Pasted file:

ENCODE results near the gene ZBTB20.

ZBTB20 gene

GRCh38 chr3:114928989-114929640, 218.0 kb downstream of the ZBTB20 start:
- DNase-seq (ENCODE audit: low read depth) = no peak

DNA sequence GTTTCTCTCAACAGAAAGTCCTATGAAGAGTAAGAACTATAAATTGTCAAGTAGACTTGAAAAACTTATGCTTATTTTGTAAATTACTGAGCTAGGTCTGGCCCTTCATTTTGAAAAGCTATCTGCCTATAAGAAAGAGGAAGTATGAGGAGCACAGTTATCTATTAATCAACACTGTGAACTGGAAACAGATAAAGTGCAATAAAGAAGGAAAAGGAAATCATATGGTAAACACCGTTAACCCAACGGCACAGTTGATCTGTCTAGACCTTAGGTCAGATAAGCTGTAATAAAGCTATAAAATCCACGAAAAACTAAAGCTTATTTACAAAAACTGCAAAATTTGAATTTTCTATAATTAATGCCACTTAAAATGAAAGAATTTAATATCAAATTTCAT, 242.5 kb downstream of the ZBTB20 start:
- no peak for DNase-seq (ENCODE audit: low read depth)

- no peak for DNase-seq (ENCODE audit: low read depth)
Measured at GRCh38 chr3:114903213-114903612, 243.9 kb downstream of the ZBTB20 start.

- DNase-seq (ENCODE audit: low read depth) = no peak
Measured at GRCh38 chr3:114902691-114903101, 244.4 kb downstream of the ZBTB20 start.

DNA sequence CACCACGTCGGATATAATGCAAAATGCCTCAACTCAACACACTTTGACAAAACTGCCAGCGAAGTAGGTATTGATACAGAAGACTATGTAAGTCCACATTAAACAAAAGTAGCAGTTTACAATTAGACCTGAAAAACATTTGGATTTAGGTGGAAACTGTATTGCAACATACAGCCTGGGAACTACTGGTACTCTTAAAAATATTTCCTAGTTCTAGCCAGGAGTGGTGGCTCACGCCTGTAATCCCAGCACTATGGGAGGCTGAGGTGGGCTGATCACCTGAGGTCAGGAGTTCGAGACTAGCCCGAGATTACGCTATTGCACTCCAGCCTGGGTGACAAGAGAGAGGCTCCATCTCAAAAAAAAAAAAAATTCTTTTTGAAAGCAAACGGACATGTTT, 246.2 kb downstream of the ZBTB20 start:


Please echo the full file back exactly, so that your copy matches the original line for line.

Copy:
ENCODE results near the gene ZBTB20.

ZBTB20 gene

GRCh38 chr3:114928989-114929640, 218.0 kb downstream of the ZBTB20 start:
- DNase-seq (ENCODE audit: low read depth) = no peak

DNA sequence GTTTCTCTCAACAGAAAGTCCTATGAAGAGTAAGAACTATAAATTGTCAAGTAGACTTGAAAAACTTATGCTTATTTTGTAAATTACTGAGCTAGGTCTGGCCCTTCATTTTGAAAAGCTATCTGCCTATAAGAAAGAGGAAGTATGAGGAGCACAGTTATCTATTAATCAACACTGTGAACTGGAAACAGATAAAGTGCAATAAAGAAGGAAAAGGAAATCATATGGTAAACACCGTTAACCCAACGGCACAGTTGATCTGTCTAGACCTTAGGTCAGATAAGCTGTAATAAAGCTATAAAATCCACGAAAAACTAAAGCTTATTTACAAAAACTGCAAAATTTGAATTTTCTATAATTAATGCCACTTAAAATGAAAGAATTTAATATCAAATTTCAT, 242.5 kb downstream of the ZBTB20 start:
- no peak for DNase-seq (ENCODE audit: low read depth)

- no peak for DNase-seq (ENCODE audit: low read depth)
Measured at GRCh38 chr3:114903213-114903612, 243.9 kb downstream of the ZBTB20 start.

- DNase-seq (ENCODE audit: low read depth) = no peak
Measured at GRCh38 chr3:114902691-114903101, 244.4 kb downstream of the ZBTB20 start.

DNA sequence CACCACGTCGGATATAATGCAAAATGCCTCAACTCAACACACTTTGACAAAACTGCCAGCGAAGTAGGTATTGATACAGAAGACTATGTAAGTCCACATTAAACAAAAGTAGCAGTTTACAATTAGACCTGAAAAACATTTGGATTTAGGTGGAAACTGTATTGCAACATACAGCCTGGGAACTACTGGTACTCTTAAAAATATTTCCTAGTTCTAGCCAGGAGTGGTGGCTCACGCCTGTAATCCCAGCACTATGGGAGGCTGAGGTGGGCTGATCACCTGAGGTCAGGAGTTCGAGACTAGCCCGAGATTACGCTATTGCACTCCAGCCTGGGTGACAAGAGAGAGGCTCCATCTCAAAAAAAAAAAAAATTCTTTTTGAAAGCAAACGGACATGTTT, 246.2 kb downstream of the ZBTB20 start: